Before the ERP model was developed, organisations used to have a separate software system for each department. This lead to a lack of synchronisation between the different departments and hence, there was a loss of productivity. The speed of the work done also suffered and hence, the overall performance of the organisation used to take a back seat. Having comprehensive enterprise resource planning software helps to increase productivity, enhance the speed of the work, promote smooth information exchange and lastly, leads to an increase in overall performance.

Stress and the Domino Effect

Living a human existence can be stressful. No matter where in the world you life today, rich and poor alike and all of us in-between feel the shattering effects of stress. At this moment in history, in the United States, many sit on the edge of panic, struggling with a financial crisis that few saw coming.

Some years ago, two psychiatrists at the University of Washington Medical School devised a scale of stressful life events, some good, some bad, all stressful. They called it the “Social Readjustment Rating Scale” with the number one stressor, the death of a spouse, rated at 100 units. Even vacations and Christmas make the list as number 41 and 42 with stress racking up 13 and 12 units each.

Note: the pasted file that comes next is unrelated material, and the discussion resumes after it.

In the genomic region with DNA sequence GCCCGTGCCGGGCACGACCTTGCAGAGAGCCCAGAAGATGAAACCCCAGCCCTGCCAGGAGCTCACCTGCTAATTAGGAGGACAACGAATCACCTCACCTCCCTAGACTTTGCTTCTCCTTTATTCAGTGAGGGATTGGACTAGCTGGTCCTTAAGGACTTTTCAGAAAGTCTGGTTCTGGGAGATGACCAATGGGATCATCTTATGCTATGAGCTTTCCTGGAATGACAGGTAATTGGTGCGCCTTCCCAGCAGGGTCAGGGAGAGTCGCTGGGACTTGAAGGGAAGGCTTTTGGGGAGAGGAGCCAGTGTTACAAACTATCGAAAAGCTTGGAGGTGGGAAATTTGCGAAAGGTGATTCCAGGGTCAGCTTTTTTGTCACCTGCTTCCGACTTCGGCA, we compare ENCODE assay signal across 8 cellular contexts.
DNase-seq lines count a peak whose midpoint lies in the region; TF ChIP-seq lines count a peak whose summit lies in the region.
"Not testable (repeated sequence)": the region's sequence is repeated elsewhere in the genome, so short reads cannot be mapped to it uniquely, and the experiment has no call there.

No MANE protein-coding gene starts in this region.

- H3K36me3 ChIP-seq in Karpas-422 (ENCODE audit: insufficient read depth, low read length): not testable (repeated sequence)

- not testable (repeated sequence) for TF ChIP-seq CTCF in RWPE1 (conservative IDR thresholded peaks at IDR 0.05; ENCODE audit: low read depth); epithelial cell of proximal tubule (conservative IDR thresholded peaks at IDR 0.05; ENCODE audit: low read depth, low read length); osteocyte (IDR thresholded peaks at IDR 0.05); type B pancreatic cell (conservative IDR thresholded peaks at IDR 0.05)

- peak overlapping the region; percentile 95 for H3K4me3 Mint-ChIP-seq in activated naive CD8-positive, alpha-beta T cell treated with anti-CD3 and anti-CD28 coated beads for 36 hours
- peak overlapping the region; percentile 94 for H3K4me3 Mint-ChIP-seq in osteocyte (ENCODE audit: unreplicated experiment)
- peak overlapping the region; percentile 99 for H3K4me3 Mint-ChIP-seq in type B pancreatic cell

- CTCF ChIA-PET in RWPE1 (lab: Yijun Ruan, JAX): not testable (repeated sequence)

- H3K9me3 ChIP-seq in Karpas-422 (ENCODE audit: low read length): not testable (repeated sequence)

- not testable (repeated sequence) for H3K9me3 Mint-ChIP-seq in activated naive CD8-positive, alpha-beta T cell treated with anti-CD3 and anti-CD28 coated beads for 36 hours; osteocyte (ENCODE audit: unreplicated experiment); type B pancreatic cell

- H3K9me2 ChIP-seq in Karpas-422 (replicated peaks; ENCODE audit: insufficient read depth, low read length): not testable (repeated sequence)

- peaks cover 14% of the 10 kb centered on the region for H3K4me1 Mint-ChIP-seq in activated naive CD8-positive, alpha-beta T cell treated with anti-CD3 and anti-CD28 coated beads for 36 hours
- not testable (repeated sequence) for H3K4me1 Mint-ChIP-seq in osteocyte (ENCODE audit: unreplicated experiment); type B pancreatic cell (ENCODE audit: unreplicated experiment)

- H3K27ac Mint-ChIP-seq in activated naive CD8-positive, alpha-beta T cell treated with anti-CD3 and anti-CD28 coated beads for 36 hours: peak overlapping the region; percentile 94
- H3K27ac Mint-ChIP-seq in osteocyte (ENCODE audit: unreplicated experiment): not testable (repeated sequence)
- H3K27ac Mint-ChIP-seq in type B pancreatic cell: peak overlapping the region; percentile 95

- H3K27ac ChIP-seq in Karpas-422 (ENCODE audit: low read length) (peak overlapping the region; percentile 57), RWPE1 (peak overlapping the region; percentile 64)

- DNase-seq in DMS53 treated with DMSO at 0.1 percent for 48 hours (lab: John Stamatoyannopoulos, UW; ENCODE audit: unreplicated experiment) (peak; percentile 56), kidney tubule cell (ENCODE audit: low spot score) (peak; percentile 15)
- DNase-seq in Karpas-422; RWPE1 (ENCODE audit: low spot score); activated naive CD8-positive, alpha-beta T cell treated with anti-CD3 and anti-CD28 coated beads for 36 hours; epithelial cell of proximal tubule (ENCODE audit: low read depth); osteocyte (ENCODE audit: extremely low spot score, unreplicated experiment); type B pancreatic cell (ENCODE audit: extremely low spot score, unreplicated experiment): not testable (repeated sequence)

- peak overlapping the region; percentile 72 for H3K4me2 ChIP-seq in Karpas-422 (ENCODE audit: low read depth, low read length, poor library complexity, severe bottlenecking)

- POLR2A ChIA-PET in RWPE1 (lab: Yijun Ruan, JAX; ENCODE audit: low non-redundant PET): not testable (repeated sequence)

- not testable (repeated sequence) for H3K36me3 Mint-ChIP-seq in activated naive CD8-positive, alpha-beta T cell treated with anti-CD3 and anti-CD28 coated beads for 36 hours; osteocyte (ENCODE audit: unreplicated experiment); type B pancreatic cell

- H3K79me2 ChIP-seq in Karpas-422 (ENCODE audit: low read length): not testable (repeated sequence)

It was interesting to note that in the list of 43 items, over one third were related to work, job, business, finance, “boss” or money. The research found that of those whose “Life Change Units: were more than 300 units within a year, 80% would get sick in the near future. the fewer stressful life situations, the less illness!

Let’s just say we begin with a healthy body but watch the dominoes tumble anyway…

  1. First stress enters into the picture, unending, unremitting – job related, financial, family injury– all of the above.
  2. And the body reacts: the adrenals are triggered to dump acidic battery-acid-like cortisol producing the powerful “fight or flight” response which continues to trigger as long as there is stress.
  3. Then acidic cytokine hormones are released systemically and because there is no specific point of injury (a broken bone, a poisonous bite) never turn “off” the stream of acid it’s dumping.